If you bought gold US coins at the top of the market in March through May, you are naturally concerned about devaluation. As the economy rebounds, gold prices are starting to fall. Is gold, traditionally a reliable store of value, the best place to park your money?

Ancient coins with the right properties could be an even better holder of value. Byzantine coins (300–1400) can be bought for under $100. But ancient coins go back over 21 centuries, so where do you begin as a novice or new ancient coin collector?

If you buy ancient coins with the following properties, they are more likely to retain their value and hold up even better than gold.


You would think that a coin found in a buried shipwreck that is leagues under the sea would have immeasurable value. But this rare discovery would not be considered the rarest of coins. The more pristine the coin, the higher it's valued. A minted coin that was never in use is prized the most. 

Coin collectors ascribe one of 13 grades to ancient coins. The highest grade, the fleur de coin (FDC), is flawless and likely never been touched by human hands. The lowest grade, Poor (P), may be the coin found at the bottom of the sea. It is well worn and flaws may exist in its original design.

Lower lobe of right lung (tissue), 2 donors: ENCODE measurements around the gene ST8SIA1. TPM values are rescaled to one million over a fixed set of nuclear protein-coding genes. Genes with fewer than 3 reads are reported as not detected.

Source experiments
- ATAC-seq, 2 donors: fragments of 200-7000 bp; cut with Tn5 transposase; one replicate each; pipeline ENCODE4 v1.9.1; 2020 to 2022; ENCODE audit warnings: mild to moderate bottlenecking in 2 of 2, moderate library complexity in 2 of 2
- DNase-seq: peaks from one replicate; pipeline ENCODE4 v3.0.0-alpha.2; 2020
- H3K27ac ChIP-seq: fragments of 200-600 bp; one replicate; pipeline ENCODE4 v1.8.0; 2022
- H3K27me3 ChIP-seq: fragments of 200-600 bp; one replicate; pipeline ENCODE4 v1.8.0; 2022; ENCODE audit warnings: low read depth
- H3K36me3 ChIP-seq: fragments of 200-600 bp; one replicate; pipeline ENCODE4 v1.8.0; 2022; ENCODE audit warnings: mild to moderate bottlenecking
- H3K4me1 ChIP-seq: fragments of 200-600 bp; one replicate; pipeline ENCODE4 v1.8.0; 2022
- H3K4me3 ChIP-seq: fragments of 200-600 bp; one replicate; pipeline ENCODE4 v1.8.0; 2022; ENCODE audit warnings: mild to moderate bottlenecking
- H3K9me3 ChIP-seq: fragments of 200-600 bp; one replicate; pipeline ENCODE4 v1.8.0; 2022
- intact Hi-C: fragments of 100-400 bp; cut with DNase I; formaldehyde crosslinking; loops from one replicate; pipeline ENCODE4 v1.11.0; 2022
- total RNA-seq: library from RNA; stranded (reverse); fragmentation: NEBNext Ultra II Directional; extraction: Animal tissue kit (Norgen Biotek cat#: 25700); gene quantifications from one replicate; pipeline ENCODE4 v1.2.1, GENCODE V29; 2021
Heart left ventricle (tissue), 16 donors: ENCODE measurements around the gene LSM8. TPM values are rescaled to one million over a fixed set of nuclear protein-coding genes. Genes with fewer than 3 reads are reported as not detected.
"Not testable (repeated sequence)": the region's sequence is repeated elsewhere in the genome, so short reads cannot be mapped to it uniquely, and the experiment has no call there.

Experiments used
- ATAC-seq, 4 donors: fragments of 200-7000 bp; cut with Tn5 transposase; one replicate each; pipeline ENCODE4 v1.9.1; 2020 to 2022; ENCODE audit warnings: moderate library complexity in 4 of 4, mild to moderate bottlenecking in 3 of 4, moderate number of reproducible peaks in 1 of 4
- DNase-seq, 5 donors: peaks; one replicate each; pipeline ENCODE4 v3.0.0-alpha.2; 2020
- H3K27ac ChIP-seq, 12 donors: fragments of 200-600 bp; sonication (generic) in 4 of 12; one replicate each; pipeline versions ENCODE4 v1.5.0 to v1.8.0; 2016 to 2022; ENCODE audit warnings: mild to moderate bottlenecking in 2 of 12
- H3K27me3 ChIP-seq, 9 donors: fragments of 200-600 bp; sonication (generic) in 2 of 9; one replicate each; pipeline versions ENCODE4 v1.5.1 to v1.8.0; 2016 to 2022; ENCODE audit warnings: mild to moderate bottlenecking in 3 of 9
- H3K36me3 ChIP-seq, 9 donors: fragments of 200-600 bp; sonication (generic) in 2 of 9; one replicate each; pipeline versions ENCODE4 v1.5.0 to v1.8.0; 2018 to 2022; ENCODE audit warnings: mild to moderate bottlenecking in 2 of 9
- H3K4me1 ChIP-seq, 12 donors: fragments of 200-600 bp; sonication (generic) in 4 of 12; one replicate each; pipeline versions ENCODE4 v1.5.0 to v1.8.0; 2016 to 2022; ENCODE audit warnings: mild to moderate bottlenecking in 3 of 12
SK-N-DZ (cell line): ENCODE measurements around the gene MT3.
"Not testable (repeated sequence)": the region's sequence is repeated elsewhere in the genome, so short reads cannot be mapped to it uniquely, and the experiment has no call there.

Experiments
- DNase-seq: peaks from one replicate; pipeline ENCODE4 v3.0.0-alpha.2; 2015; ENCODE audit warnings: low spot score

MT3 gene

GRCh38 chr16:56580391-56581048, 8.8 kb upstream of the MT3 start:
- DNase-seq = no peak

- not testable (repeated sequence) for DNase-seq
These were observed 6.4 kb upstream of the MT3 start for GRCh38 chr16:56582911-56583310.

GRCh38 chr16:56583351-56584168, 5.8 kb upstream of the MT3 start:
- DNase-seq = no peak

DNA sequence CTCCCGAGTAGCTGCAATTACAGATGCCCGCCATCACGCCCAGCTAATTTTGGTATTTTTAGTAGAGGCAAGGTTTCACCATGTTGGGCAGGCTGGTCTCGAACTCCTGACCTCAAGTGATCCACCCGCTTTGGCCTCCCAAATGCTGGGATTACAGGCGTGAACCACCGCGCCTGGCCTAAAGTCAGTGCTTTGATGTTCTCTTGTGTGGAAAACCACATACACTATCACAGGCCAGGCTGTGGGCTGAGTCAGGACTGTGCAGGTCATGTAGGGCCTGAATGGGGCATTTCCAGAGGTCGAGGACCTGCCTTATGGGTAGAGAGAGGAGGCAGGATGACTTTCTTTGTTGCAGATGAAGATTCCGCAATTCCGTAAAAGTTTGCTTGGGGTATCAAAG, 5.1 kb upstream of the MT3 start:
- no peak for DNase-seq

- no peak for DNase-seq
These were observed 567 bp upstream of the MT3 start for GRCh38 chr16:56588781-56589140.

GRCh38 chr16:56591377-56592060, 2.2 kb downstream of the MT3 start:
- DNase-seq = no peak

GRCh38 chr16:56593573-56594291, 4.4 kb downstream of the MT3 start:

Engraving Quality 

But the experts advise that, when valuing ancient versus modern coins, the grade is less important than engraving quality. Though a nicely centered coin is valued, if the engraving has fine, sharp edges, a warped shape will be overlooked. 


Closely related to engraving quality is artistry. The most expensive coins have fine detailing and high-quality engraving in common. For these qualities, the Maxentius 8-Aurei gold medallion (308] from Ancient Rome sold for $1.4 million at a British auction. 

Together, the rarity, engraving quality, and originality of the artwork can provide exceptional value. The most expensive Byzantine coin sold for $190,000 in 2014. The gold coin featuring two Byzantine princesses has fine detail and engraving quality.


Yet among the rarest Ancient Greek coins, a 350-300 BC Pantikapaion Gold sold for $3.2 million. The artwork is less detailed and the coin shows some wear. Rarity has a higher value than coin artistry and engraving. And like artworks, coins from smaller mintages are more highly valued.

Whether you're entering the ancient coin market at under $100 or over $10,000, a coin with the above features could be worth more than your US gold coin in a few years.

For more information on ancient and byzantine coins, reach out to a local coin collector.